Home > Model checking & comparison > Bayesian testing of a point null hypothesis

## Bayesian testing of a point null hypothesis

Here is today’s example illustrating a Bayesian test of a point null hypothesis.  In Agresti and Franklin’s intro stats book, there is an example wondering if Americans work, on average, 40 hours per week.   If $\mu$ represents the mean hours worked per week for all Americans, we are interested in testing $H: \mu = 40$ against the alternative $A: \mu \neq 40$.

In the example in Agresti and Franklin’s text, a sample of 868 workers were selected and one observes that the workers worked an average of 39.11 hours and one assumes the population standard deviation is equal to $\sigma = 14$.  The test statistic is

$z = \frac{\sqrt{868}(\bar y - 40)}{14} = -1.87$

and one computes a p-value of 0.061.  There seems to be moderately significant evidence that the mean working hours for all workers is different from 40.

Here’s an outline of a Bayesian test (I give more details in class):

1.  We assign probabilities to the hypotheses $H$ and $A$.  Here we assume each hypothesis is equally likely.

2.  Under the hypothesis $H$, the prior for $\mu$ is a point mass at the hypotheized value of 40.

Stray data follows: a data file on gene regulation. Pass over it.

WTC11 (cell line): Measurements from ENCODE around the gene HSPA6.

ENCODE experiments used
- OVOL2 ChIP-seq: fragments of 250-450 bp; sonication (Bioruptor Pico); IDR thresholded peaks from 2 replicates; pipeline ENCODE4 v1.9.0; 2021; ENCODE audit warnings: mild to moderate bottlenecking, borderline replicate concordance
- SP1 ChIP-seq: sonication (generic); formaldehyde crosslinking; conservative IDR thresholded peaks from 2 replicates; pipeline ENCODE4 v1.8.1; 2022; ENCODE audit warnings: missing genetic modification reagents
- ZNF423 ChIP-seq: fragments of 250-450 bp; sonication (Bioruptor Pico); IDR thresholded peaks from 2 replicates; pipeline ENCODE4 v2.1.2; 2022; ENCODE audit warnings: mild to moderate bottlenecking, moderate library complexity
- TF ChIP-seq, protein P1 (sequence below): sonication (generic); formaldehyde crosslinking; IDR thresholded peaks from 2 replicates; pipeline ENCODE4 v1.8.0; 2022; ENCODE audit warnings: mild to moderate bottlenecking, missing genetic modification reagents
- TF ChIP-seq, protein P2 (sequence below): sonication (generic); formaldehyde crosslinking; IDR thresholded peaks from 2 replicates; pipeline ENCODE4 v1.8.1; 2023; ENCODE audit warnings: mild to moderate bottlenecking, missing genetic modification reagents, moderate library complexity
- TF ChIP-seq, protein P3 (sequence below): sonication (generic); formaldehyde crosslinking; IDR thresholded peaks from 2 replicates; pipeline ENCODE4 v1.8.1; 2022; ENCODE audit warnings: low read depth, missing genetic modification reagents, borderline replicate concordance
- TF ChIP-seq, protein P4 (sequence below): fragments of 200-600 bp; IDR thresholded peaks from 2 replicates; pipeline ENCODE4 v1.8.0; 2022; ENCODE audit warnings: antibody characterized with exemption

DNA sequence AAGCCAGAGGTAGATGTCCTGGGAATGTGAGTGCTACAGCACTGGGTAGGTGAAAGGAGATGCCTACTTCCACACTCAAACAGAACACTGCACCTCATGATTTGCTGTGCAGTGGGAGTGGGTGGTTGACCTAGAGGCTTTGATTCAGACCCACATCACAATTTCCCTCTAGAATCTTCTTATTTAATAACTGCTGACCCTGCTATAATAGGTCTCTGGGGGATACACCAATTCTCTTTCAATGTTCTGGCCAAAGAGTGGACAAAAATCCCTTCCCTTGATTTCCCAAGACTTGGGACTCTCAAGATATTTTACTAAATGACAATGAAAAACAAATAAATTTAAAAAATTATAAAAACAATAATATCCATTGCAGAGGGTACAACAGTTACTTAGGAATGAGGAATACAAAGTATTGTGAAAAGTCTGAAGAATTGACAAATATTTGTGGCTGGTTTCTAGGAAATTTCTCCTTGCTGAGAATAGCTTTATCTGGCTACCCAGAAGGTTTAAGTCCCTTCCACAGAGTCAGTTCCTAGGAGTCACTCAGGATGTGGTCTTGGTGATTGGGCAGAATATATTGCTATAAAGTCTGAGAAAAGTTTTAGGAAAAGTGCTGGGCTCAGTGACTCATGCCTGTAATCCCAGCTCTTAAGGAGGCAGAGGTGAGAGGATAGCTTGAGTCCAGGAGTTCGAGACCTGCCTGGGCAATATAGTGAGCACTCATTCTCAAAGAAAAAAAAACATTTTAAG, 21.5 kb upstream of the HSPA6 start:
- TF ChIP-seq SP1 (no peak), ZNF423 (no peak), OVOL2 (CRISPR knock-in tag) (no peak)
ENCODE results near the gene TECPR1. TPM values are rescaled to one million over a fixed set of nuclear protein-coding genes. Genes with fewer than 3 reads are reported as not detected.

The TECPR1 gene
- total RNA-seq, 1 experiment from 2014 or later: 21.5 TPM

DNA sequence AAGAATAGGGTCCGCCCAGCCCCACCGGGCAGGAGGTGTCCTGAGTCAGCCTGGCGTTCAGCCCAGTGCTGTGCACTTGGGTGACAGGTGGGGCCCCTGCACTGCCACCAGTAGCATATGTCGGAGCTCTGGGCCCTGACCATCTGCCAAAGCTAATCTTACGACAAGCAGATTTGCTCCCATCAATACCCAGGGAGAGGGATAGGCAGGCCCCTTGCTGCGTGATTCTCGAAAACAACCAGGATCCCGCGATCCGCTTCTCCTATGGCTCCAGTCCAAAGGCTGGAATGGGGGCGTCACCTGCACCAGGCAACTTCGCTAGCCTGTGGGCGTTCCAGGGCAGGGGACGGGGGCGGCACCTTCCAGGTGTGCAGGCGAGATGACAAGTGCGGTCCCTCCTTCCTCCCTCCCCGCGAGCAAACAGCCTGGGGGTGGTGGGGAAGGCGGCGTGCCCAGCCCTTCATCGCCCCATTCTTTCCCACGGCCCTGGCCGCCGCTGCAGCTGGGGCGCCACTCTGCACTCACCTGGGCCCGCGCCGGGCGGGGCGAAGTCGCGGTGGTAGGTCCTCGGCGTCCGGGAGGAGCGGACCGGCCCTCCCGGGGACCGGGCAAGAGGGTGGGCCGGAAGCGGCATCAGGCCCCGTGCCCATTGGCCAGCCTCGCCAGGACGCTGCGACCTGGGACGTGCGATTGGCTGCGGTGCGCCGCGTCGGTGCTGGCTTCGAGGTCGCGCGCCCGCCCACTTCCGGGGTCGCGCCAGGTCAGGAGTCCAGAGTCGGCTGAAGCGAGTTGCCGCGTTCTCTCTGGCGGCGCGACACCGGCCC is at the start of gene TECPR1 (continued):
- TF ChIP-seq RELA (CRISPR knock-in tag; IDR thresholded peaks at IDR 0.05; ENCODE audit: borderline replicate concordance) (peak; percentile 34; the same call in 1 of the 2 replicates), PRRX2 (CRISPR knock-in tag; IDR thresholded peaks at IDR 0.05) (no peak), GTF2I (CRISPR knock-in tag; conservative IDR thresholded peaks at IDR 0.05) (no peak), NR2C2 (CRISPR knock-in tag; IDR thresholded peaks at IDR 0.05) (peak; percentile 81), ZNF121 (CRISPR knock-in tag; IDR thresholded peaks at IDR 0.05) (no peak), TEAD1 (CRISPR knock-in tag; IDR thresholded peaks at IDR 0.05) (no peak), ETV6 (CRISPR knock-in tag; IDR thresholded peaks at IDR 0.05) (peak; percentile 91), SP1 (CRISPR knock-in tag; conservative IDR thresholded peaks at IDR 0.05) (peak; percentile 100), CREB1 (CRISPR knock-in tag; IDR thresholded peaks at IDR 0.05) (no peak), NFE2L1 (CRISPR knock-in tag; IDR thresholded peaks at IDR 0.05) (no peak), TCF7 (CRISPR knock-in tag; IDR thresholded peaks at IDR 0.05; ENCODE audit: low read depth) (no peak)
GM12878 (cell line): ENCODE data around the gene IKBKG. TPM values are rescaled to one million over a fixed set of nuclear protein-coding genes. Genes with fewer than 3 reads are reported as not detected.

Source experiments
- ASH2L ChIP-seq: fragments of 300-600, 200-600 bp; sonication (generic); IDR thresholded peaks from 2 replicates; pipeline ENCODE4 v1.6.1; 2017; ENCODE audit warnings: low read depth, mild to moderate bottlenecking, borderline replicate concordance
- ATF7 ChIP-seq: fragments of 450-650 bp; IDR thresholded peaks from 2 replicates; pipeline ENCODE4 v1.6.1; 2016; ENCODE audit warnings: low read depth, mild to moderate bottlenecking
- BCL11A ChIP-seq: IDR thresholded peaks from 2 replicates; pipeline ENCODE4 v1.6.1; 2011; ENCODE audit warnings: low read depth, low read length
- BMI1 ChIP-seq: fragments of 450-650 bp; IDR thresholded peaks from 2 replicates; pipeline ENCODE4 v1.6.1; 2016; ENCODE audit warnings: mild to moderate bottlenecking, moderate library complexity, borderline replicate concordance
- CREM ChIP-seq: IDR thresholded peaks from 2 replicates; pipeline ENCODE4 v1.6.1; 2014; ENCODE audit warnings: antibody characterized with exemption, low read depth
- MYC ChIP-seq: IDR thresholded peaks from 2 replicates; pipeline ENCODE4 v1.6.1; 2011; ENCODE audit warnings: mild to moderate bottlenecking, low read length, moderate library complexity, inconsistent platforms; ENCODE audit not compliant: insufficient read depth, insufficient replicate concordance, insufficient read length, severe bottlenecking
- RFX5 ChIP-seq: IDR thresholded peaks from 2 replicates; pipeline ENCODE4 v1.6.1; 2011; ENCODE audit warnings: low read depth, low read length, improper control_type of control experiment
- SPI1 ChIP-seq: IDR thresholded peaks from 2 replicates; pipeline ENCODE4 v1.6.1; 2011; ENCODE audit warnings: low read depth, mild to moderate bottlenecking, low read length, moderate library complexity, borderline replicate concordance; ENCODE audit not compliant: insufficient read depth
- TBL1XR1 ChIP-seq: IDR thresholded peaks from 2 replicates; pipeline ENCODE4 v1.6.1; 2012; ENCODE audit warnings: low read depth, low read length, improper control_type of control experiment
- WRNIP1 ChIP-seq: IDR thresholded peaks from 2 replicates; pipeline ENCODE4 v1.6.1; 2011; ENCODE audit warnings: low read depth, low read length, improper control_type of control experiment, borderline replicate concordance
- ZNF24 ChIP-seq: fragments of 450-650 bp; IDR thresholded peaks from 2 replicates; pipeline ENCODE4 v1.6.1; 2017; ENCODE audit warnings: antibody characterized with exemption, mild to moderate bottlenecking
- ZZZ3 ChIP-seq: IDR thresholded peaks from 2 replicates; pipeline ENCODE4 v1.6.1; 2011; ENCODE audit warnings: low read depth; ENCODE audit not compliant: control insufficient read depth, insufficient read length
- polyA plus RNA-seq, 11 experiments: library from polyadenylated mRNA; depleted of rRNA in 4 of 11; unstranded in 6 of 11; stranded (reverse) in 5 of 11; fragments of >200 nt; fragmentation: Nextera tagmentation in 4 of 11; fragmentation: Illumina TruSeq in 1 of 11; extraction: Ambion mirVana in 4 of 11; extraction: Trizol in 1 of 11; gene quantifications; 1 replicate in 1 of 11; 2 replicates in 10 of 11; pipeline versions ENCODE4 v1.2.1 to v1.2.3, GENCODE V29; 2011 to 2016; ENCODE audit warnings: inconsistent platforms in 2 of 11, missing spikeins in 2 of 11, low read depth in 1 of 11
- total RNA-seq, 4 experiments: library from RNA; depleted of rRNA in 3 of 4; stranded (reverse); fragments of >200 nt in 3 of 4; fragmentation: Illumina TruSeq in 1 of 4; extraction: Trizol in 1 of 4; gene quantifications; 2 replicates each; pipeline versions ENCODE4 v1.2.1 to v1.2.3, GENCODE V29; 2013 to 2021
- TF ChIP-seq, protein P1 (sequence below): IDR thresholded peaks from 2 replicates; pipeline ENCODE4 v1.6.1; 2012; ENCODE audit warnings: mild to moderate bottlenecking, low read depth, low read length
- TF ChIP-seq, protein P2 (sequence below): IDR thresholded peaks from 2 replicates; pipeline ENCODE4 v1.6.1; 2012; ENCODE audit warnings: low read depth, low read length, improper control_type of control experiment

3.  Under the alternative hypothesis, we’ll place a N(40, $\tau$) prior on $\mu$.  This reflects the belief that, under the alternative, values of $\mu$ near 40 are more likely that values far from 40.

Under these assumptions, we give (in class) the posterior probability of the hypothesis $H$. This probability is programmed in the function mnormt.twosided in the LearnBayes package.  The inputs to this function are (1) the value to be tested, (2) the prior probability of $H$, (3) a vector of values of $\tau$ and (4) a data vector consisting of $\bar y, n, \sigma$.  The outputs are the Bayes factor in support of $H$ and the posterior probability of $H$.

Since it is not clear how to specify the prior standard deviation $\tau$ — we compute the posterior probability for a range of values of $\tau$.  I write a short function to output the posterior probability as a function of $\tau$ and then I use the curve function to plot this probability for values of $\tau$ from 0.01 to 2.

What we see is that the posterior probability of $\mu = 40$ exceeds 0.35 for all values of $\tau$.  This suggests that the p-value overstates the evidence against the null hypothesis.

> data=c(39.11, 868, 14)
> prob.H=function(tau)
+   mnormt.twosided(40,.5,tau,data)\$post

> curve(prob.H(x),from=.01,to=2,xlab=”TAU”,ylab=”P(H)”)